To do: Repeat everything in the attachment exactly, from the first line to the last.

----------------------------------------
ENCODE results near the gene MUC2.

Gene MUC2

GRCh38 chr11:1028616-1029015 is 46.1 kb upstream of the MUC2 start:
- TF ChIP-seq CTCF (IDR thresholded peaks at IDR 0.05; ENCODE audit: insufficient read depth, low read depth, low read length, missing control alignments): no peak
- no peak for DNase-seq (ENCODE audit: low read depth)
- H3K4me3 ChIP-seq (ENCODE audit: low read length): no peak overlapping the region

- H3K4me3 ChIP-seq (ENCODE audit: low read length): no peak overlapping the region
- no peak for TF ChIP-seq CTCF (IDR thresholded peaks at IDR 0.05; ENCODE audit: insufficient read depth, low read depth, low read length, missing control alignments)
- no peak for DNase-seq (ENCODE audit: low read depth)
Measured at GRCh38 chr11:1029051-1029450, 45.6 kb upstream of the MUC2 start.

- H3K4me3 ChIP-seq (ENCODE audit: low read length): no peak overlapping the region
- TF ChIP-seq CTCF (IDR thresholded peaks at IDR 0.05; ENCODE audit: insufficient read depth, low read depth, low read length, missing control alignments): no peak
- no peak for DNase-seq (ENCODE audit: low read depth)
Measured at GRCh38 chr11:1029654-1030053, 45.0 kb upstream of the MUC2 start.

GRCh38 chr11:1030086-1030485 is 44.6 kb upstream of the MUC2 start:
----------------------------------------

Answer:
ENCODE results near the gene MUC2.

Gene MUC2

GRCh38 chr11:1028616-1029015 is 46.1 kb upstream of the MUC2 start:
- TF ChIP-seq CTCF (IDR thresholded peaks at IDR 0.05; ENCODE audit: insufficient read depth, low read depth, low read length, missing control alignments): no peak
- no peak for DNase-seq (ENCODE audit: low read depth)
- H3K4me3 ChIP-seq (ENCODE audit: low read length): no peak overlapping the region

- H3K4me3 ChIP-seq (ENCODE audit: low read length): no peak overlapping the region
- no peak for TF ChIP-seq CTCF (IDR thresholded peaks at IDR 0.05; ENCODE audit: insufficient read depth, low read depth, low read length, missing control alignments)
- no peak for DNase-seq (ENCODE audit: low read depth)
Measured at GRCh38 chr11:1029051-1029450, 45.6 kb upstream of the MUC2 start.

- H3K4me3 ChIP-seq (ENCODE audit: low read length): no peak overlapping the region
- TF ChIP-seq CTCF (IDR thresholded peaks at IDR 0.05; ENCODE audit: insufficient read depth, low read depth, low read length, missing control alignments): no peak
- no peak for DNase-seq (ENCODE audit: low read depth)
Measured at GRCh38 chr11:1029654-1030053, 45.0 kb upstream of the MUC2 start.

GRCh38 chr11:1030086-1030485 is 44.6 kb upstream of the MUC2 start: